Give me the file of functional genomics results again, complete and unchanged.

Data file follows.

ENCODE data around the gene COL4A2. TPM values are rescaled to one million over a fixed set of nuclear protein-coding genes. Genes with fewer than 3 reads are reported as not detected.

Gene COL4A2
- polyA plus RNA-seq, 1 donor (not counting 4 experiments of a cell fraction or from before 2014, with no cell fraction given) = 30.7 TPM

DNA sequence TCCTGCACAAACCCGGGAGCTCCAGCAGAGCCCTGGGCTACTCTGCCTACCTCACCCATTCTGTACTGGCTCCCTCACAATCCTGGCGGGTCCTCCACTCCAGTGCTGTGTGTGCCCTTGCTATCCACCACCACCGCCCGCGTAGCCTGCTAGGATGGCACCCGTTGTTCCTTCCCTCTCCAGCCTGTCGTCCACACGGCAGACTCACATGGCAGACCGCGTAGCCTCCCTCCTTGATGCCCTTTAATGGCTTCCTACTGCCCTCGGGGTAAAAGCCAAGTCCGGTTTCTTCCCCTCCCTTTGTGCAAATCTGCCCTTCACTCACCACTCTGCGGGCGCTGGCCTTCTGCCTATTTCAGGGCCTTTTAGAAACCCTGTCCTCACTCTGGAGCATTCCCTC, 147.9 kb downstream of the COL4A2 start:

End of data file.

ENCODE data around the gene COL4A2. TPM values are rescaled to one million over a fixed set of nuclear protein-coding genes. Genes with fewer than 3 reads are reported as not detected.

Gene COL4A2
- polyA plus RNA-seq, 1 donor (not counting 4 experiments of a cell fraction or from before 2014, with no cell fraction given) = 30.7 TPM

DNA sequence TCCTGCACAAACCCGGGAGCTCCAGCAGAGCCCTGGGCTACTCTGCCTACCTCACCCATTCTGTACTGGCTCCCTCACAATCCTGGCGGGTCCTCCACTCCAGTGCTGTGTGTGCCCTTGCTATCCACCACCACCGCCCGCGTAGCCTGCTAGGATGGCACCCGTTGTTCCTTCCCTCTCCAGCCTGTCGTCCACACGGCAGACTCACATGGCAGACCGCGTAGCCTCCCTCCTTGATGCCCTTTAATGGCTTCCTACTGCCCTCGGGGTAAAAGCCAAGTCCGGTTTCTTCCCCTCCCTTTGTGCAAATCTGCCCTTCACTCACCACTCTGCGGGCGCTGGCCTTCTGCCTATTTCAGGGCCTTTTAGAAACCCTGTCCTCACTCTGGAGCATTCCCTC, 147.9 kb downstream of the COL4A2 start: